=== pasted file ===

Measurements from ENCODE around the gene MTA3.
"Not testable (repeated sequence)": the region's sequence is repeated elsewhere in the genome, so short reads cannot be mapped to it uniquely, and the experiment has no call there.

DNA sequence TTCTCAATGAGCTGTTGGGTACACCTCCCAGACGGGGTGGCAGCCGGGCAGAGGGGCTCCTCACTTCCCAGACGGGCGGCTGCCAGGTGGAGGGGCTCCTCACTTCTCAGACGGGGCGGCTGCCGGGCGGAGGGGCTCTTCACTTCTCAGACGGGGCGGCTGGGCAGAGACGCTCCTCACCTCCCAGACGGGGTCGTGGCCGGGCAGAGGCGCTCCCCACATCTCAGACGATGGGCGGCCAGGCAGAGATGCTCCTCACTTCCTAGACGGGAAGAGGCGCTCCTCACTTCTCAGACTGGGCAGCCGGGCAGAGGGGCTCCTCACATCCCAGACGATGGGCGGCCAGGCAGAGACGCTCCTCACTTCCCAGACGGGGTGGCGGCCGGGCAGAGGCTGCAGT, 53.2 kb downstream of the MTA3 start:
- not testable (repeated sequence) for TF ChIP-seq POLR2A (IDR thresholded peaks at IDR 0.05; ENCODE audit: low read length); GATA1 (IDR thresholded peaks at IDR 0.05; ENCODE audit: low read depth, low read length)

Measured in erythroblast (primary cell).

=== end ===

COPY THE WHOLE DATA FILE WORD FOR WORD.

Measurements from ENCODE around the gene MTA3.
"Not testable (repeated sequence)": the region's sequence is repeated elsewhere in the genome, so short reads cannot be mapped to it uniquely, and the experiment has no call there.

DNA sequence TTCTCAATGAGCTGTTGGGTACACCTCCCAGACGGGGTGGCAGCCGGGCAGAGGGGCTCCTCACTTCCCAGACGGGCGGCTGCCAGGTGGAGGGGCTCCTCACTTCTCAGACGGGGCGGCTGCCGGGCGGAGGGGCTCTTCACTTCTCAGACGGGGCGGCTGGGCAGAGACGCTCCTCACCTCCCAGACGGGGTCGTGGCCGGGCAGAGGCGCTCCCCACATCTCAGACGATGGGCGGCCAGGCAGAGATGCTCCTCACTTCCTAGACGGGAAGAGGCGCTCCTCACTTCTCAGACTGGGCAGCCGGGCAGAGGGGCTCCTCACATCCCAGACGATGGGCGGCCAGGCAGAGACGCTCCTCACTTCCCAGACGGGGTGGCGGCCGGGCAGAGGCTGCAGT, 53.2 kb downstream of the MTA3 start:
- not testable (repeated sequence) for TF ChIP-seq POLR2A (IDR thresholded peaks at IDR 0.05; ENCODE audit: low read length); GATA1 (IDR thresholded peaks at IDR 0.05; ENCODE audit: low read depth, low read length)

Measured in erythroblast (primary cell).